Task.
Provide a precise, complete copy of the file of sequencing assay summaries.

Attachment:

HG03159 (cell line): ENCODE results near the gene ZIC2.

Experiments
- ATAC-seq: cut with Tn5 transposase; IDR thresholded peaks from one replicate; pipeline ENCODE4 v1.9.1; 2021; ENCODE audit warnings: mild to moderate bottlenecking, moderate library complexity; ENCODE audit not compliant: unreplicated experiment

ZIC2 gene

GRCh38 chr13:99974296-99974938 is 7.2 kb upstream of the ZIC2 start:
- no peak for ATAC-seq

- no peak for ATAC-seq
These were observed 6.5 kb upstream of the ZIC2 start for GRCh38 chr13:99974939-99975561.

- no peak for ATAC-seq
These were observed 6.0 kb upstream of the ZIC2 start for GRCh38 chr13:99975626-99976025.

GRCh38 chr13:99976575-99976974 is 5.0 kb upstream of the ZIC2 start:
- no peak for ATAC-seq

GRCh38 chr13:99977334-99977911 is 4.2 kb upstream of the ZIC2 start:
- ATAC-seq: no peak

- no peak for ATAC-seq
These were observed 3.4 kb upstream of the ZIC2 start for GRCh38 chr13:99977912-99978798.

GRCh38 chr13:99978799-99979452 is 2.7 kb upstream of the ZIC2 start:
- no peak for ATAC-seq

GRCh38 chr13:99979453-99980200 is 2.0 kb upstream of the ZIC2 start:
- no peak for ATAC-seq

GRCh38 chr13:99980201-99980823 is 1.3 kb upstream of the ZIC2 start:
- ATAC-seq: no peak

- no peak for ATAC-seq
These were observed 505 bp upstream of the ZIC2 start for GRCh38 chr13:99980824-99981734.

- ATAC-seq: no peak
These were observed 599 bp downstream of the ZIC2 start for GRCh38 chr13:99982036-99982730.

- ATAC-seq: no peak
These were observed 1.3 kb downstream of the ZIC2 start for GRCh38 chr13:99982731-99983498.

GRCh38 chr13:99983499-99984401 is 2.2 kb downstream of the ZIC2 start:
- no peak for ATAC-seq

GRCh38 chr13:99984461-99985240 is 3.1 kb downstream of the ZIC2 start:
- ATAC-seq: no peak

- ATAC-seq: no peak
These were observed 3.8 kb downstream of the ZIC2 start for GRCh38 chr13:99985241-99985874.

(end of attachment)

HG03159 (cell line): ENCODE results near the gene ZIC2.

Experiments
- ATAC-seq: cut with Tn5 transposase; IDR thresholded peaks from one replicate; pipeline ENCODE4 v1.9.1; 2021; ENCODE audit warnings: mild to moderate bottlenecking, moderate library complexity; ENCODE audit not compliant: unreplicated experiment

ZIC2 gene

GRCh38 chr13:99974296-99974938 is 7.2 kb upstream of the ZIC2 start:
- no peak for ATAC-seq

- no peak for ATAC-seq
These were observed 6.5 kb upstream of the ZIC2 start for GRCh38 chr13:99974939-99975561.

- no peak for ATAC-seq
These were observed 6.0 kb upstream of the ZIC2 start for GRCh38 chr13:99975626-99976025.

GRCh38 chr13:99976575-99976974 is 5.0 kb upstream of the ZIC2 start:
- no peak for ATAC-seq

GRCh38 chr13:99977334-99977911 is 4.2 kb upstream of the ZIC2 start:
- ATAC-seq: no peak

- no peak for ATAC-seq
These were observed 3.4 kb upstream of the ZIC2 start for GRCh38 chr13:99977912-99978798.

GRCh38 chr13:99978799-99979452 is 2.7 kb upstream of the ZIC2 start:
- no peak for ATAC-seq

GRCh38 chr13:99979453-99980200 is 2.0 kb upstream of the ZIC2 start:
- no peak for ATAC-seq

GRCh38 chr13:99980201-99980823 is 1.3 kb upstream of the ZIC2 start:
- ATAC-seq: no peak

- no peak for ATAC-seq
These were observed 505 bp upstream of the ZIC2 start for GRCh38 chr13:99980824-99981734.

- ATAC-seq: no peak
These were observed 599 bp downstream of the ZIC2 start for GRCh38 chr13:99982036-99982730.

- ATAC-seq: no peak
These were observed 1.3 kb downstream of the ZIC2 start for GRCh38 chr13:99982731-99983498.

GRCh38 chr13:99983499-99984401 is 2.2 kb downstream of the ZIC2 start:
- no peak for ATAC-seq

GRCh38 chr13:99984461-99985240 is 3.1 kb downstream of the ZIC2 start:
- ATAC-seq: no peak

- ATAC-seq: no peak
These were observed 3.8 kb downstream of the ZIC2 start for GRCh38 chr13:99985241-99985874.